The race for AL MVP will likely be determined by how much credit Robinson Cano receives for playing second base rather than a position from which more offense is expected. There are several sluggers having good years who will also be strong candidates including Josh Hamilton and Miguel Cabrera. Both players have put up very strong numbers .341/.435/.645 for Cabrera and .357/.409/.630 for Hamilton. The success of the Texas Rangers this year may also help persuade voters to support Hamilton. Cano’s numbers are not quite as strong as the other two, as he is “only” hitting .325/.387/.566, but doing it while playing a strong second base and assuming the role of top slugger on a contending team. There is, of course, still roughly one fourth of the season remaining, so other candidates could emerge or one of these three could pull away from the other two by playing even better over the rest of the season.
If Cano does not win the MVP, it will in no way be a great injustice, but it will, at least partially, demonstrate the ongoing import of narrative as a way for people, in this case sportswriters, to understand baseball. If Cano comes up short in the MVP balloting, it will partially be due to the impressive offensive credentials of the eventual winner, but the voters’ decision will make an interesting contrast to the 2008 AL race. In 2008 Dustin Pedroia won in a year when there was no dominant slugger and two of the league’s top players, Alex Rodriguez and Joe Mauer, had strong seasons but lost some time to injury. Nonetheless, Pedroia’s numbers were not very strong for an MVP winner in the 21st century.
Pedroia had a good year in 2008 hitting .326/.376/.493, but his MVP award rested as much of the story of Pedroia’s season as on the season itself. Pedroia, according to the story, was the heart and soul of a very good Red Sox team in the way that only 5’9” second basemen can be. In a year when Red Sox slugger David Ortiz was limited to 109 games due to injury and Manny Ramirez was traded away late in the season, Pedroia, according to the story, emerged as the reason the Red Sox stayed in contention and won a playoff berth. In reality, a bigger reason was probably the guy who played next to Pedroia in the infield. Kevin Youkilis hit .312/.390/.569 while playing in 145 games. However, Pedroia’s 2008 season fit very nicely into a narrative-scrappy second baseman puts up decent numbers but brings strong intangibles as well-with which sportswriters are very familiar.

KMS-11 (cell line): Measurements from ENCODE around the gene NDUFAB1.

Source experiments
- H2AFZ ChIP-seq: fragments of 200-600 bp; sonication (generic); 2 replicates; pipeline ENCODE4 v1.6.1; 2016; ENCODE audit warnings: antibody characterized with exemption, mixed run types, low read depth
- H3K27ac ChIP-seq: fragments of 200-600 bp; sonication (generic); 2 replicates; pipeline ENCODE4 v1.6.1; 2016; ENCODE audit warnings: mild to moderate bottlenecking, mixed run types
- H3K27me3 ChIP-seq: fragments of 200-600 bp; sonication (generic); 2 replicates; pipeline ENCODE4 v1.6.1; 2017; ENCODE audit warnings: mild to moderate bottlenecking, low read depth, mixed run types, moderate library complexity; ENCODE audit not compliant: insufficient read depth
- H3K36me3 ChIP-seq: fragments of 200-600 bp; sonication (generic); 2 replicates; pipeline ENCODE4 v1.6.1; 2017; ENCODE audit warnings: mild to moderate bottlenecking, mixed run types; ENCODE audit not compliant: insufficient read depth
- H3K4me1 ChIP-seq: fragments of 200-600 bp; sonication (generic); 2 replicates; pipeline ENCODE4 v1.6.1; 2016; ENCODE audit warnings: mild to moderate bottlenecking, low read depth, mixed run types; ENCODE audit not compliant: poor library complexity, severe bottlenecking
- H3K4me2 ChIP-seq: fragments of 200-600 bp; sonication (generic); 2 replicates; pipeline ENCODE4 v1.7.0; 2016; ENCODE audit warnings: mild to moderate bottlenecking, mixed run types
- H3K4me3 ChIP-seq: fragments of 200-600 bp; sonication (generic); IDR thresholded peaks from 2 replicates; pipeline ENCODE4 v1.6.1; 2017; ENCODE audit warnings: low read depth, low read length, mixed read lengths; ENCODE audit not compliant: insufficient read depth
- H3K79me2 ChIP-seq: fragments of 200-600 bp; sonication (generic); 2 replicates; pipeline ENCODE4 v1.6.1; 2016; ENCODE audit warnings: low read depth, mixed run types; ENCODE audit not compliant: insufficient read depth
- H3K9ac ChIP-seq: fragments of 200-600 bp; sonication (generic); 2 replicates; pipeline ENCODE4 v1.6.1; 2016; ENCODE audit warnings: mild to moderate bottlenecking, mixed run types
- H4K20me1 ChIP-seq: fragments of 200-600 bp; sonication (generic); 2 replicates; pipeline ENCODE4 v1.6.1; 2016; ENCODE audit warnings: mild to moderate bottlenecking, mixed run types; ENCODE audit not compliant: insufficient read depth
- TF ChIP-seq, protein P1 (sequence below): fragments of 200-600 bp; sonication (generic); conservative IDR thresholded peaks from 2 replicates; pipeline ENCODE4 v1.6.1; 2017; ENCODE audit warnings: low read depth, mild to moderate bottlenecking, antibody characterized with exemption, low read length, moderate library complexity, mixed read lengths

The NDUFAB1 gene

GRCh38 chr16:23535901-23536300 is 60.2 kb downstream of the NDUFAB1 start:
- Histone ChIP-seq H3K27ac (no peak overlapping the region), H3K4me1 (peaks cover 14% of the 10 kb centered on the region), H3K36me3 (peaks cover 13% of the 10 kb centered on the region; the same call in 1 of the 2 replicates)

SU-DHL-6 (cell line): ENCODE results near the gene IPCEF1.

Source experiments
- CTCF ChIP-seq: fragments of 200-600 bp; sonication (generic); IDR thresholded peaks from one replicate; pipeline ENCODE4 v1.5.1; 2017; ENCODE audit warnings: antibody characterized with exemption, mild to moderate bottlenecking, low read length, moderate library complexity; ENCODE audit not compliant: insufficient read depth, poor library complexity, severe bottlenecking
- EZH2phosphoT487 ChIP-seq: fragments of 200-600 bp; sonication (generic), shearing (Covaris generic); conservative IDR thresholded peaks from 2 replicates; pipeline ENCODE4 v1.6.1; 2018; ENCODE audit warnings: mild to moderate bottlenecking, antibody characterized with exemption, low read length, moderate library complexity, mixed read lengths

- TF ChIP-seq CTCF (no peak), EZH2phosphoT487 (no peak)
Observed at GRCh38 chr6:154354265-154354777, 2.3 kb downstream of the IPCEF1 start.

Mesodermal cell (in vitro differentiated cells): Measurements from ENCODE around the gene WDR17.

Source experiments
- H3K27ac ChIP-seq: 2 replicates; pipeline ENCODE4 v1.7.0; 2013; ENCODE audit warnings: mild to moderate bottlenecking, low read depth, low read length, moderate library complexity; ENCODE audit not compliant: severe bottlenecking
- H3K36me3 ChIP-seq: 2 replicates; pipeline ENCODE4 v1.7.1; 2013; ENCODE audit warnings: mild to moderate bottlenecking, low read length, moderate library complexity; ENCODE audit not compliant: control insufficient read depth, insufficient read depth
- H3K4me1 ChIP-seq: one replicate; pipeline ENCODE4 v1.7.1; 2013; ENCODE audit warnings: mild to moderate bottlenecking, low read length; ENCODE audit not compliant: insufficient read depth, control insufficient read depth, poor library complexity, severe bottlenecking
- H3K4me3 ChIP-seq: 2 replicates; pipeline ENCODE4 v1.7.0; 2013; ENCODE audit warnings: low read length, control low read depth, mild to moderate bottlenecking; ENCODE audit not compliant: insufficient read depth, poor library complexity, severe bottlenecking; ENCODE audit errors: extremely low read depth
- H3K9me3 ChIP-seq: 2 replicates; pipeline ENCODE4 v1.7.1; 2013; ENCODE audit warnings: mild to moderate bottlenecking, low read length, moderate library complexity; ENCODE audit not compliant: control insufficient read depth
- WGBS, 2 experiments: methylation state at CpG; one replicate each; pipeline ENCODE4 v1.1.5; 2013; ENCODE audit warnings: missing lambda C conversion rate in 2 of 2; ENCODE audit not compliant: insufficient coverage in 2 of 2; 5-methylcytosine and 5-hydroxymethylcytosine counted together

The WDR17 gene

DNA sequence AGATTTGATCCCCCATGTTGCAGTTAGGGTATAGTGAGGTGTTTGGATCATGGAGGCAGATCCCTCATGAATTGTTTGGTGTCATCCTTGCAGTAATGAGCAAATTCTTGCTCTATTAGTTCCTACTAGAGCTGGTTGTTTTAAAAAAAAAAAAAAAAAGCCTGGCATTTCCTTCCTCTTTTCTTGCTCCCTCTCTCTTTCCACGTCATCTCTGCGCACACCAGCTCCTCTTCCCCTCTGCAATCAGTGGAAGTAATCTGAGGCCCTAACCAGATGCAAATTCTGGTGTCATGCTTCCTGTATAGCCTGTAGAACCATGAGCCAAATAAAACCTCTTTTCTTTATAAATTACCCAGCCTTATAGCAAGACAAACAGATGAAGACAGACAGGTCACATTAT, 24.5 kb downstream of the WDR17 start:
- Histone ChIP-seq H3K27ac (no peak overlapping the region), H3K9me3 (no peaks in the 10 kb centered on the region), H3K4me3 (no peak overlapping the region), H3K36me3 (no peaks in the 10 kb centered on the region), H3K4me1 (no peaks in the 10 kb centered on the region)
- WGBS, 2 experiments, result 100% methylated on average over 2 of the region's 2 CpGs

Cano’s 2010 fits into no such narrative. The story of Cano in 2010 is six foot tall second baseman slugs the ball well all season, while playing excellent defense as well. Cano is not a scrappy heart and soul kind of guy who puts up good numbers with little power. He is a slugger who happens to play a pretty good second base. Thus far, the numbers suggest that Cano in 2010 has been a better fielder than Pedroia was in 2008. Cano’s range factor per nine innings is 5.22 this year, significantly better than Pedroia’s 4.75 in 2008. Cano is also 4 total fielding runs above average thus far in 2010, one better than Pedroia’s total in 2003. This will also be hard for voters to recognize, as the belief that big slugging middle infielders are not as good fielders as smaller guys with less power is well accepted.
There is some precedent for slugging second baseman to win the MVP award, most recently Jeff Kent in 2000. Joe Morgan also won back to back MVP awards in 1975 and 1976, but Morgan in those years was a truly extraordinary player who, in addition to hitting for power, was a great base stealer and defender, so was difficult to characterize as simply a slugger.
Cano and Pedroia are both 26 years old and among the best second baseman in the game. The rivalry between the two players could energize the Yankee-Red Sox rivalry for years to come. It is likely that fans of both teams believe they have the best player. This is supported by the narrative, but the numbers suggest that Cano has become the better player. It will be interesting to see if the awards voters reflect this.